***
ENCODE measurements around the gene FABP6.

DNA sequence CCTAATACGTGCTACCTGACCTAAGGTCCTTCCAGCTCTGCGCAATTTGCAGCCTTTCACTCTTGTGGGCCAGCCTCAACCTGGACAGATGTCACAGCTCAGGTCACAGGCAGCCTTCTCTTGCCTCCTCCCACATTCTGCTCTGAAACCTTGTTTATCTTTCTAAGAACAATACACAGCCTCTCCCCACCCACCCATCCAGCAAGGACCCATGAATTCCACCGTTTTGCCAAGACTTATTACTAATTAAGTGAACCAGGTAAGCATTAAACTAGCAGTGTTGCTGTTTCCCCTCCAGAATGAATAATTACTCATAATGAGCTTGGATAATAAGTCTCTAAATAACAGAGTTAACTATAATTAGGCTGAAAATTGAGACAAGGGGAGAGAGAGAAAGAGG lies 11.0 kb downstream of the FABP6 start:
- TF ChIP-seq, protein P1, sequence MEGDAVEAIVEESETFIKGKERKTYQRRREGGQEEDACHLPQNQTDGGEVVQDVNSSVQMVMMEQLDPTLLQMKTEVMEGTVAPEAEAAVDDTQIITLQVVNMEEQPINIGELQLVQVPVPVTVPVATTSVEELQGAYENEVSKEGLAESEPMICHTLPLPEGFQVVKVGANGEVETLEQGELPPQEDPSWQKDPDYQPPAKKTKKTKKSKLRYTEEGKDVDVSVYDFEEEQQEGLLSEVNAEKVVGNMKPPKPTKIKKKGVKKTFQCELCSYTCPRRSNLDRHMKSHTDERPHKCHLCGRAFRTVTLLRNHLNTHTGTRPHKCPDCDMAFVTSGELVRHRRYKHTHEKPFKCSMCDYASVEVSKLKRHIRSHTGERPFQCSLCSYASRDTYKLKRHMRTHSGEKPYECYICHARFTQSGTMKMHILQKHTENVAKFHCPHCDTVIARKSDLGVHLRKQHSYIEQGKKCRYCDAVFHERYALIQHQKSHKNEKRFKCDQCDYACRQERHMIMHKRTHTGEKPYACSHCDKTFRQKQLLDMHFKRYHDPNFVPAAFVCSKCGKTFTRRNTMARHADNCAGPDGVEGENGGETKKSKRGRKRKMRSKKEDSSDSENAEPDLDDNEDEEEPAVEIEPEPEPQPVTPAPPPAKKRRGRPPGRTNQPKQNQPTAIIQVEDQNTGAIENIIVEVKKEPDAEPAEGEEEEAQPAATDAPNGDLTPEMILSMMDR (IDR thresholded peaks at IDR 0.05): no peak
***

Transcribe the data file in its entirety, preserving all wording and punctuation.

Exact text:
ENCODE measurements around the gene FABP6.

DNA sequence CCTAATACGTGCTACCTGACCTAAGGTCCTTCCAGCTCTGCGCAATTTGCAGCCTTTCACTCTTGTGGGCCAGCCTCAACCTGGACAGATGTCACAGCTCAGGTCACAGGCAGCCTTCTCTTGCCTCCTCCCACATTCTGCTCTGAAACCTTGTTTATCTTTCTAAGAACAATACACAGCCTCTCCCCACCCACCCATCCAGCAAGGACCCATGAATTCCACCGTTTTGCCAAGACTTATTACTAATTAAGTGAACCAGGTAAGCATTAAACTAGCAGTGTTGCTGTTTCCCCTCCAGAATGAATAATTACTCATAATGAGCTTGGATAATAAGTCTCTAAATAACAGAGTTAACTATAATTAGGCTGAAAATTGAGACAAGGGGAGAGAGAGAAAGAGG lies 11.0 kb downstream of the FABP6 start:
- TF ChIP-seq, protein P1, sequence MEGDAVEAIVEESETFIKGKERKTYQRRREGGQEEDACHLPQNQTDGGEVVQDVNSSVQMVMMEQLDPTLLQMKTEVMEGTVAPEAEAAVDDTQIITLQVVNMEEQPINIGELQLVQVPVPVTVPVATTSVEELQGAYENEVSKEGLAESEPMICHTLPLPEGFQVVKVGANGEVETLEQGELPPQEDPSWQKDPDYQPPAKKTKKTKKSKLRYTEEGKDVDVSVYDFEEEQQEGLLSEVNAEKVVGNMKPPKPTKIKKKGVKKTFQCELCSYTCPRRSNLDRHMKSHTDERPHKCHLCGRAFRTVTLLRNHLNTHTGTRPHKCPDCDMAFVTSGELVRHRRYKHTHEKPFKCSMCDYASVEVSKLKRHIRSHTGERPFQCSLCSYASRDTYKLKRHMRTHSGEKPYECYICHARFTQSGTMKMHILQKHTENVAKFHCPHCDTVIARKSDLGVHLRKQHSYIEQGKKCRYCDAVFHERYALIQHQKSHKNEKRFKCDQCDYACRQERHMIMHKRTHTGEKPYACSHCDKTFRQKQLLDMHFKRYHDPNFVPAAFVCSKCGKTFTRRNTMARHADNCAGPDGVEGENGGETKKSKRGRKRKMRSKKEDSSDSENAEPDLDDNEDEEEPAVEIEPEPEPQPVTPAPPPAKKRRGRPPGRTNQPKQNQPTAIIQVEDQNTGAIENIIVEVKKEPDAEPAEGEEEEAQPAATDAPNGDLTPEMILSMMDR (IDR thresholded peaks at IDR 0.05): no peak